For me personally, the inner voice has quieted down. I certainly have a level of confidence right now that I didn't have in 2004 when I was deciding whether I would torpedo my career if I went and married my husband. As a country, and you know, as a planet, I think we've always forced LGBTQ people to work a little bit harder to carve out a space for ourselves in society. And for whatever reason that has been true of LGBTQ people's existence, for as long as I'm aware of, whether you're looking at Oscar Wilde or Harvey Milk, or Sylvia Rivera or Marsha P. Johnson, or any of these great sort of early LGBTQ pioneers, overcoming adversity in the face of societal challenges has always been a facet of queer life. And one of the things that I love so much about the community is the ability not just to keep moving forward in the face of those challenges, but to live joyfully and to thrive in the face of those challenges.

You have been the host of NPR's All Things Considered since 2015, and listeners have heard your reporting for years before that. Our listeners hear you on NPR from Wichita. And I'm wondering if you could speak briefly about the role that local journalism plays in a community.

Oh, local journalism is the foundation of democracy in many ways. And particularly now as so many local newspapers and TV stations have either scaled back their hard news reporting or folded all together. The role that a local station plays is absolutely essential to a community in order to understand what's happening around them, what their elected officials are doing, where their tax dollars are going, and because of the work of reporters from KMUW, you're able to stay informed about your community and be an active informed participant in your democracy. And that's an essential part of living together in this country of ours.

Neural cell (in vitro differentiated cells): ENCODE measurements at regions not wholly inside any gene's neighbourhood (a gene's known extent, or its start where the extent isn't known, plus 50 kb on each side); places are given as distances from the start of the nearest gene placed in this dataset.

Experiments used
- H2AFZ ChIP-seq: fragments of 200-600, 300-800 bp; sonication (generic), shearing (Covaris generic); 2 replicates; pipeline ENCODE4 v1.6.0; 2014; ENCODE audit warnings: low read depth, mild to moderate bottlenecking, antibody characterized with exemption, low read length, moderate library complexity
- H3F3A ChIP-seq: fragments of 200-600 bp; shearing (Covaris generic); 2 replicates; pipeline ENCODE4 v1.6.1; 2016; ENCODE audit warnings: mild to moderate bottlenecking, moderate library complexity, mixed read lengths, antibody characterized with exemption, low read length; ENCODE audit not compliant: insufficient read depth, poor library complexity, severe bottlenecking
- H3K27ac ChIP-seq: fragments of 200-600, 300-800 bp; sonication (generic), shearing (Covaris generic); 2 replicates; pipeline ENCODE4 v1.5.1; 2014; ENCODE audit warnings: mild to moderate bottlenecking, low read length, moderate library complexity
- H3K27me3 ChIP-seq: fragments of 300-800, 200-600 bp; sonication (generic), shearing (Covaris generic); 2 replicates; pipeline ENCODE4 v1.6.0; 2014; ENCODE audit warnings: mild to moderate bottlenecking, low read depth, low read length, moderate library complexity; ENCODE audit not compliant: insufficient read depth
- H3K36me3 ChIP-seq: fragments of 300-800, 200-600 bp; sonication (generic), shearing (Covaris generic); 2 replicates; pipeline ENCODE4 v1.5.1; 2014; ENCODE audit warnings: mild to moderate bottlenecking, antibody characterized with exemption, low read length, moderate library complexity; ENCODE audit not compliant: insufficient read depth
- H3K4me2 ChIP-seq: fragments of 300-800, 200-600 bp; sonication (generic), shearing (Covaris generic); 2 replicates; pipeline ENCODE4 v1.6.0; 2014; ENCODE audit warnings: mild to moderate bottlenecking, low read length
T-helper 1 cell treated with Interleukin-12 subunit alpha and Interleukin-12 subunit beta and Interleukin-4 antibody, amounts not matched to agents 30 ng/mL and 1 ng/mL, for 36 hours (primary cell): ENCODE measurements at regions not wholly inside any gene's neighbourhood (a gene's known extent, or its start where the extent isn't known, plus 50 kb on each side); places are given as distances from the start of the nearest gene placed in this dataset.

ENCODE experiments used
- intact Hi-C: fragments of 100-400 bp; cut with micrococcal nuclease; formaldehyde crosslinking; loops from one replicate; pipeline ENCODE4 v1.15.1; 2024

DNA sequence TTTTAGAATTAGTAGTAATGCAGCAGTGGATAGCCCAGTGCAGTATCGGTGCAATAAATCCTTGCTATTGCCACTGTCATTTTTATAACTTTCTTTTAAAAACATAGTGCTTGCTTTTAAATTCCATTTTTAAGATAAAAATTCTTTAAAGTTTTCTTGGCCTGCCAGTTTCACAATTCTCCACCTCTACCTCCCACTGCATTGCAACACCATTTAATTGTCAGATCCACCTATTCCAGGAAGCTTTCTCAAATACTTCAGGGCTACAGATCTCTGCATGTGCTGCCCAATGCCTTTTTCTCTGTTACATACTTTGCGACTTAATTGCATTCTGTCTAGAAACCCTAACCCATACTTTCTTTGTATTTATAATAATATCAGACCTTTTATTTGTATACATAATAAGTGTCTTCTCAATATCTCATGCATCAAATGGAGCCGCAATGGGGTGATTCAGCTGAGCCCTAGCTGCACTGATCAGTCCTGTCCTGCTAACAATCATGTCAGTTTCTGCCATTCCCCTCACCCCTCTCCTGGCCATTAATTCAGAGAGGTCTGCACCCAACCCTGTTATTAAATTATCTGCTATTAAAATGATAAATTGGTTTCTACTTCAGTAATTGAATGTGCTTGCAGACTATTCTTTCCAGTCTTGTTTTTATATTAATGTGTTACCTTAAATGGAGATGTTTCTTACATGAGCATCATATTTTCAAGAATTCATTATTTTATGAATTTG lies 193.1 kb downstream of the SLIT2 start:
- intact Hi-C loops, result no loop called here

The book is The Best Strangers in the World. Ari Shapiro, thank you so much for joining us today.

It's been a pleasure. Thank you for having me.

Beth Golay is KMUW's Director of Marketing and Digital Content. She is the host of the KMUW podcast Marginalia and co-host with Suzanne Perez of the Books & Whatnot podcast. You can find her on Wichita Transit in conversation with other riders for En Route, a monthly segment on KMUW's weekly news program The Range.